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Some of the long-awaited Interstate 81 corridor improvements have been released, which culminate in a $2 billion proposal that Virginia Deputy Secretary of Transportation Nick Donohue told Shenandoah Valley legislators could be funded over a 30-year period by tolls, increases in retail sales and use taxes, or regional fuel taxes. Later this month, the recommended improvements and funding options from the Virginia Department of Transportation (VDOT) will be presented to the Commonwealth Transportation Board (CTB) to be finalized and sent to the General Assembly in the 2019 session.

The 72 proposed projects throughout the 325-mile I-81 Virginia corridor include widening the interstate to three lanes, shoulder widening, extending acceleration and deceleration lanes at various locations, among other improvements aimed at helping truck drivers.

In VDOT’s Staunton corridor, one of the areas most heavily burdened by traffic problems and accidents, the $900 million worth of improvements include:

Northbound

  • Widening the highway itself to three lanes between exits 222 and 225.
  • Extending an acceleration lane at Mount Sidney rest area.
  • Adding a truck climbing lane between mile markers 234 and 237.

Southbound

  • Adding a truck climbing lane between mile markers 236 and 235.
  • Extending acceleration and deceleration lanes at the Mount Sidney rest area.
  • Extending the acceleration lane where Exit 225 enters the highway.
  • Widening the highway itself to three lanes between exist 225-217.

According to a report from the News Leader, the estimate is that the improvements to the congested area would save six million hours in delays and prevent approximately 450 accidents per year.

Although the General Assembly will ultimately decide the funding options for the massive project, many are touting a new regional fuel tax to pay for upgrades.

The Daily Progress reports that tractor-trailers could be tolled “at a rate of less than 17 cents” at six different locations along the corridor, Donohue told a crowd during a recent meeting in Weyers Cave. As well, commuters would be able to apply for an annual pass through the Department of Motor Vehicles (DMV) similar to the E-Z Pass that is used to travel through Virginia’s other tolls. The deputy transportation secretary said the annual revenue from tolling is estimated around $135 million.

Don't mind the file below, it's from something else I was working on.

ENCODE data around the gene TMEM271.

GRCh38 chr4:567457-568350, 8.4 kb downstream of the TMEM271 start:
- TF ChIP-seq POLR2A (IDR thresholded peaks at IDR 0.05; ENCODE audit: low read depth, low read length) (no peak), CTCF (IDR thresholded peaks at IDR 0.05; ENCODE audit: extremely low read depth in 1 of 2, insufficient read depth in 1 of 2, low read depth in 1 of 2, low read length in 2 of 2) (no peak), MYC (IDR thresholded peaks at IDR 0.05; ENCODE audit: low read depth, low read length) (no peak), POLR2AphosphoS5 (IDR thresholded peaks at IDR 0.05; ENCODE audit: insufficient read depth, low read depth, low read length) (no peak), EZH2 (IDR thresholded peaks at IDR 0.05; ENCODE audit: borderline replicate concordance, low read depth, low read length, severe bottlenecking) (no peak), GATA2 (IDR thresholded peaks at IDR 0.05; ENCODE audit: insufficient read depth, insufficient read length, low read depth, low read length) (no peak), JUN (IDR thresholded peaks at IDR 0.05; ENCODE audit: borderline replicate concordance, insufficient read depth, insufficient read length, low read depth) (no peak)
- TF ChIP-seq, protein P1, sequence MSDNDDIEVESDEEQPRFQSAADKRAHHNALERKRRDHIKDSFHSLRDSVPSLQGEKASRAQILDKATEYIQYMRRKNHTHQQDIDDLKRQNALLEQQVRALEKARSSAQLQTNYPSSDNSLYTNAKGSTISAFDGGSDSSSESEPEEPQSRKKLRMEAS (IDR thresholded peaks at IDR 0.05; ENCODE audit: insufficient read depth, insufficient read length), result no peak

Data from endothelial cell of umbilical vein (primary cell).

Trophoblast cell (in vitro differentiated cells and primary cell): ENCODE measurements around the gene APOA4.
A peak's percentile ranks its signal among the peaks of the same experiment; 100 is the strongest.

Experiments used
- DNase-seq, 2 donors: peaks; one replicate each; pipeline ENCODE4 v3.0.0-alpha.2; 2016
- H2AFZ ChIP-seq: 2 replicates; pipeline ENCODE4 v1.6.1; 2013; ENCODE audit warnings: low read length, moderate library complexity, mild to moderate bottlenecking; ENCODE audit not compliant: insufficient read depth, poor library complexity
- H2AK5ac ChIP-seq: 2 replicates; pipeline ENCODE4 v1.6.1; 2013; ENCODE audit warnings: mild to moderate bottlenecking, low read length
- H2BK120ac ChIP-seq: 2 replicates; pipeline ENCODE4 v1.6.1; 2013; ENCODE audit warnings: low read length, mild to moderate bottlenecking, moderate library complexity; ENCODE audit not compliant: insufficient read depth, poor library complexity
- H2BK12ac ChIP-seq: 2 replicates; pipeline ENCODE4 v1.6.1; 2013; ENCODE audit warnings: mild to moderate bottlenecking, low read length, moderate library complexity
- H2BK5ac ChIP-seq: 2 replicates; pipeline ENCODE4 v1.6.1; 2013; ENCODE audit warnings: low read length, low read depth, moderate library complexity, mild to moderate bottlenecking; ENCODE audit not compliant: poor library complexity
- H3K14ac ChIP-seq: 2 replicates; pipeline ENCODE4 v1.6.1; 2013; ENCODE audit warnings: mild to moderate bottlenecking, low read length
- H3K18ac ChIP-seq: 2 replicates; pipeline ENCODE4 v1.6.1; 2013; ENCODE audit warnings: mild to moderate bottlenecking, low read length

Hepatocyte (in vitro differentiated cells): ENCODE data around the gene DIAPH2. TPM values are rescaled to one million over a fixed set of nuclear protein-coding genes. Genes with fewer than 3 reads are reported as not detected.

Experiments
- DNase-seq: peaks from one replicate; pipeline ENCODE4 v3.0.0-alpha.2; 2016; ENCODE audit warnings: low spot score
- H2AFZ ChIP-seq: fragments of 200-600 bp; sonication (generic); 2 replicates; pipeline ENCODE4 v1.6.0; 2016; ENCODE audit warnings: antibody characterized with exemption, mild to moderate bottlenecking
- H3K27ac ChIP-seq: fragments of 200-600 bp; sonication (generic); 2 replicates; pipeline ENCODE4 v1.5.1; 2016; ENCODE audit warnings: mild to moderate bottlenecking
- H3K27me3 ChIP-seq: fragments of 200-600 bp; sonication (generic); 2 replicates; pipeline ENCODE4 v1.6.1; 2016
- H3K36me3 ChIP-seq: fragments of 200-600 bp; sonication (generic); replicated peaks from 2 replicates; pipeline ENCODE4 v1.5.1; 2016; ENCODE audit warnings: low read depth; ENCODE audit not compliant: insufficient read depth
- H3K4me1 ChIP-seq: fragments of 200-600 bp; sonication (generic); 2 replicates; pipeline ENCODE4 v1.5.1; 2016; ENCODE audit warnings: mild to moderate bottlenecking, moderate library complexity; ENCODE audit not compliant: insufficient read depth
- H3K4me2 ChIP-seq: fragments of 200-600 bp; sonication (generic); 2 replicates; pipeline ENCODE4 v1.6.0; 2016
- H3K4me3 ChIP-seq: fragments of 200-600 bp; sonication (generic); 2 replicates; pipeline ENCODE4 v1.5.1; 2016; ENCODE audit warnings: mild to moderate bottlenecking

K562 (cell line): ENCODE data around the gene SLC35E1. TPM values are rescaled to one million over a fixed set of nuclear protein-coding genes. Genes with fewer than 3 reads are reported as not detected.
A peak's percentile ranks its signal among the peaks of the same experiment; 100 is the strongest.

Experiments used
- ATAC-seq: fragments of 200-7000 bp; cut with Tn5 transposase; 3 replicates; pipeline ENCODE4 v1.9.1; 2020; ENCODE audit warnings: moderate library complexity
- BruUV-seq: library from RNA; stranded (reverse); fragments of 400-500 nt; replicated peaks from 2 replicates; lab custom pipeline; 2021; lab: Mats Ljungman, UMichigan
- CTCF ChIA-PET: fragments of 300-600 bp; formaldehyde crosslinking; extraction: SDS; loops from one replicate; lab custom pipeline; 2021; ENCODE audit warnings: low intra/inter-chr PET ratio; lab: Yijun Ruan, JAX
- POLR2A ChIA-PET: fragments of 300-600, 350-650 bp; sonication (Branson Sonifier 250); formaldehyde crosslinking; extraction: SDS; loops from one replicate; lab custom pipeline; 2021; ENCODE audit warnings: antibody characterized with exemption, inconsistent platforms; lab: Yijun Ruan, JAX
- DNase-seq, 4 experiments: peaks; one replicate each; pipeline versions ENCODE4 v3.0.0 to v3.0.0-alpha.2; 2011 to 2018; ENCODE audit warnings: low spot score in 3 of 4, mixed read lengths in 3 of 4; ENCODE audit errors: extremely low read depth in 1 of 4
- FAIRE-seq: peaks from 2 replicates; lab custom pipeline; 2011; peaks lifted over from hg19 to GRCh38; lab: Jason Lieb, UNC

A regional fuels tax increase of 2.1 percent could generate $60 million a year, and a 0.7 percent increase in retail sales and use taxes would generate $105 million a year.

Regardless of what funding options have been proposed, Delegate Dickie Bell (R-Staunton) said that increased trucking traffic on I-81 has become more dangerous over the years as the roadway becomes much more congested. He said that the corridor improvements are “not just a transportation issue, but a public safety issue.”

State Senator Mark Obenshain (R-Harrisonburg), the sponsor of the I-81 study in the upper chamber of the state legislature, explained that lawmakers are eager to work on the legislation in the upcoming session.

“It is critical to get some asphalt down on 81,” he said.

One funding hurdle that will need to be addressed is the unpopularity of the tolls by truckers, which make up near 40 percent of commuters on the corridor. Hobey Bauhan, president of the Virginia Poultry Federation, said it is important to consider other options that tolling travelers.

“Our organization has opposed tolls,” he said.

Furthermore, many advocates for trucking associations claim that tolling creates diversions, which cause truckers to find other routes to their destinations. However, considering I-81 as been the traditional route from the northeastern part of the U.S. to the West, there is unlikely to be a way around the increased travelling fees.

VDOT’s I-81 project leader Ben Mannell said if all the recommended 72 improvement projects along the corridor are funded, it would have a $3.5 billion economic impact on the state. Moreover, he explained that the benefit to the trucking industry would be $1.4 billion greater than the cost of toll payments, and there would be multi-millions in positive impacts on Virginia manufacturing, agriculture, and logistics.